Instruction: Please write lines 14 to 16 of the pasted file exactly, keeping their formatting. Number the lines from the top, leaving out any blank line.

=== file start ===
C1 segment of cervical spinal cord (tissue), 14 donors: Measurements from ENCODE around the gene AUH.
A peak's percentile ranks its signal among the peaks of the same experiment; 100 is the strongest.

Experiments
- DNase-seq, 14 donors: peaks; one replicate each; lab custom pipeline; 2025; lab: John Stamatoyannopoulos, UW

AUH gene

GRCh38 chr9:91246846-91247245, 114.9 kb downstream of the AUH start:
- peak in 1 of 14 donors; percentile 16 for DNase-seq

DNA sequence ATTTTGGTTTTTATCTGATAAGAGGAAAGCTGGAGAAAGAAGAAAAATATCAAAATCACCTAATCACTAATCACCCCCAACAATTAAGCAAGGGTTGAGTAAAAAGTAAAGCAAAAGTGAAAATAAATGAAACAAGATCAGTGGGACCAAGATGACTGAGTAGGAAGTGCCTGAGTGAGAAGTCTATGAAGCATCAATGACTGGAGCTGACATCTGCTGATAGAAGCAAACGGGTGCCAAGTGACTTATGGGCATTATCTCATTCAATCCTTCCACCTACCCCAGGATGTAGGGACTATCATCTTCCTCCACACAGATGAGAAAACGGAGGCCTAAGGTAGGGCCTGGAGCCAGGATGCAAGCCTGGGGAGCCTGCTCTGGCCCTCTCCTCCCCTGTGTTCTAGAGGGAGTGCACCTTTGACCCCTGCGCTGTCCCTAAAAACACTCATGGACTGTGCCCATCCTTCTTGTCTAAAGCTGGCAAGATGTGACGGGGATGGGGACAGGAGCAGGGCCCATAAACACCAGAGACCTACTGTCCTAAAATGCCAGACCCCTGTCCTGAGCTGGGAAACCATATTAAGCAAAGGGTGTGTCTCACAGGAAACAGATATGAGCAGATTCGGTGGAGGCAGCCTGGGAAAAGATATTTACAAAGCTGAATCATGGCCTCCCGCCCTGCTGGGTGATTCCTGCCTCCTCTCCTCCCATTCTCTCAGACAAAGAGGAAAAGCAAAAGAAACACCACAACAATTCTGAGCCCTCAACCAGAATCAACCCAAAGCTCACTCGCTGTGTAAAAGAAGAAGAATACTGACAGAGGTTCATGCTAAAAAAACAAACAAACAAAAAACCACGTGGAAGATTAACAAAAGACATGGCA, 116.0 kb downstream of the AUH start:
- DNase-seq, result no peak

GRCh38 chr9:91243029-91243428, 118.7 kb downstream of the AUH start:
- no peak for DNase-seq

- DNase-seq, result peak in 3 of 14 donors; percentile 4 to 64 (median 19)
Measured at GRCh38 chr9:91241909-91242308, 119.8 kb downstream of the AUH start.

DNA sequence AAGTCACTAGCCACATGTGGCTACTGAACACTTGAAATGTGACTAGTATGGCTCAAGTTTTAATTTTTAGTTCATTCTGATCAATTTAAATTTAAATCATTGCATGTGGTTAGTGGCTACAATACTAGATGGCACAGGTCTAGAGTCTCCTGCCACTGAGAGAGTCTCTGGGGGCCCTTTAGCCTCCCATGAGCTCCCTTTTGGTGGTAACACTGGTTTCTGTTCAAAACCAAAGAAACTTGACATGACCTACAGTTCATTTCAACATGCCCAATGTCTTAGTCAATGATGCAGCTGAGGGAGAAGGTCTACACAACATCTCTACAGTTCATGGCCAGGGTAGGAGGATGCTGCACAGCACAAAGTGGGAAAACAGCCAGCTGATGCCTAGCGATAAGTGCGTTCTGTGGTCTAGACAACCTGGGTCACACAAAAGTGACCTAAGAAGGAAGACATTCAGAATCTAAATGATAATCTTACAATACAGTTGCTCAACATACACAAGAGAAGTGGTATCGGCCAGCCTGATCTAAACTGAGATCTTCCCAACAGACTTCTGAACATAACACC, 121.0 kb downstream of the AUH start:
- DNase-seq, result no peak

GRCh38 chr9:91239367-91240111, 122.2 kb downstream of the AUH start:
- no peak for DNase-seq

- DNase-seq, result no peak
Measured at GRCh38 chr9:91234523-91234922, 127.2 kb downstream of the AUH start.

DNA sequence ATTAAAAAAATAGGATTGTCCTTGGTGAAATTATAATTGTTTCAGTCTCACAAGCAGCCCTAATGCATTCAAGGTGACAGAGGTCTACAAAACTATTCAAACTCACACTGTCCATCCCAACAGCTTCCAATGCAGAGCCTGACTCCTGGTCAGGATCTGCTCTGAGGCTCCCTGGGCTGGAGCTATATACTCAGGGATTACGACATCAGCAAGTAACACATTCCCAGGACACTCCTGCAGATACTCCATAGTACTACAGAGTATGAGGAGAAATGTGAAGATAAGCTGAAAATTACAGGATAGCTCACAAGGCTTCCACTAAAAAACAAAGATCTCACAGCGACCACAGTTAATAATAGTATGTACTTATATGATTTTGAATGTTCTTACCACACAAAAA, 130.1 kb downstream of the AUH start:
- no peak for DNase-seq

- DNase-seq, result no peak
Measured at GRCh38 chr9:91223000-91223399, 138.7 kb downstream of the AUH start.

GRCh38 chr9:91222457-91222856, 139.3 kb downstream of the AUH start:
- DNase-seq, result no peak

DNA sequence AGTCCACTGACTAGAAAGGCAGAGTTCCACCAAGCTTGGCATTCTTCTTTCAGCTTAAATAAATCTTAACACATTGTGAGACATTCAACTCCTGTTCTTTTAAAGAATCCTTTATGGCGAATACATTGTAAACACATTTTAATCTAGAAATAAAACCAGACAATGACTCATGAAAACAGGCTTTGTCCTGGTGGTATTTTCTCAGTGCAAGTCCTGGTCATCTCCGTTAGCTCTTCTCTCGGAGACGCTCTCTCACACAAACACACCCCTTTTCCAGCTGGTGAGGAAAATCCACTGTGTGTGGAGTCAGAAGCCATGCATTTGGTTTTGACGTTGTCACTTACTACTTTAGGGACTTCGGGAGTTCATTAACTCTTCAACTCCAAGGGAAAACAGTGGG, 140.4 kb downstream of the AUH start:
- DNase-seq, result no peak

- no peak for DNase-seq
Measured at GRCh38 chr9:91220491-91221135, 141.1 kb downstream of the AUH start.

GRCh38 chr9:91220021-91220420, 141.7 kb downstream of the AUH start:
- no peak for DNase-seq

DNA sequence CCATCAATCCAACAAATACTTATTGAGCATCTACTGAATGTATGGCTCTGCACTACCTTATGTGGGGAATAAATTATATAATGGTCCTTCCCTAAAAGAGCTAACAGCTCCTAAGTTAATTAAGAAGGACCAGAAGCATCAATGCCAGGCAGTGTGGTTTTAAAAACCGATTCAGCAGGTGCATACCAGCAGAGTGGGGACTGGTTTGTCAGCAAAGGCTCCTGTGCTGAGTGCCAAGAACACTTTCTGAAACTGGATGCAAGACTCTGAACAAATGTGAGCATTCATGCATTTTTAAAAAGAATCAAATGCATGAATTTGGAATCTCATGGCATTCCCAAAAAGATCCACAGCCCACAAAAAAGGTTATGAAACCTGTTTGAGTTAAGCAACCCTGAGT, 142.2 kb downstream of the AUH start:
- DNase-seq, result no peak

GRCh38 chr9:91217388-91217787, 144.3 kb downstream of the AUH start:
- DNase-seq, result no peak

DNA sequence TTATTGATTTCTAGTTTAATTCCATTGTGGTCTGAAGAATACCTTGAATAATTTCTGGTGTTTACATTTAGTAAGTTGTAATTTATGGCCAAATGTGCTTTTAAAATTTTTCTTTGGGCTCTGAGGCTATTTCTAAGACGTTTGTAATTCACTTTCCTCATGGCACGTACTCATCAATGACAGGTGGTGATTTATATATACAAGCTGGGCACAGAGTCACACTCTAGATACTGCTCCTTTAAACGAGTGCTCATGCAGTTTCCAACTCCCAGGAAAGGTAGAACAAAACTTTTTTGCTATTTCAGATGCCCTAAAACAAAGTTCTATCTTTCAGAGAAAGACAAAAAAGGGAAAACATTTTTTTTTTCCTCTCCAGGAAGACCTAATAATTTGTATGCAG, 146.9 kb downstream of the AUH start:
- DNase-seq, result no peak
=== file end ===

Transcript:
DNA sequence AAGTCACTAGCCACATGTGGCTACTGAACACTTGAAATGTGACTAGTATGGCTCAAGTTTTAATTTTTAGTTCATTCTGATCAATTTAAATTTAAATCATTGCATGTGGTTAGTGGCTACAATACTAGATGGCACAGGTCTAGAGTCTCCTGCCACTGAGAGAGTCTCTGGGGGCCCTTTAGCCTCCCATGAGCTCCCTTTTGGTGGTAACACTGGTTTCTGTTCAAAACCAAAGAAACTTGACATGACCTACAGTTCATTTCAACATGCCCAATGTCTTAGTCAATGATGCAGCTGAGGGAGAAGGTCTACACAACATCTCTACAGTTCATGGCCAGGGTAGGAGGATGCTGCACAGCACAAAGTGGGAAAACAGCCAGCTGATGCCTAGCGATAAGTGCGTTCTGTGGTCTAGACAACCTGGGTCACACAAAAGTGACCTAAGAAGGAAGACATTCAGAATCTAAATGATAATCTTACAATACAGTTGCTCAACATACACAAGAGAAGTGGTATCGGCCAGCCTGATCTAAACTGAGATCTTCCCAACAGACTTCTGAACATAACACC, 121.0 kb downstream of the AUH start:
- DNase-seq, result no peak

GRCh38 chr9:91239367-91240111, 122.2 kb downstream of the AUH start: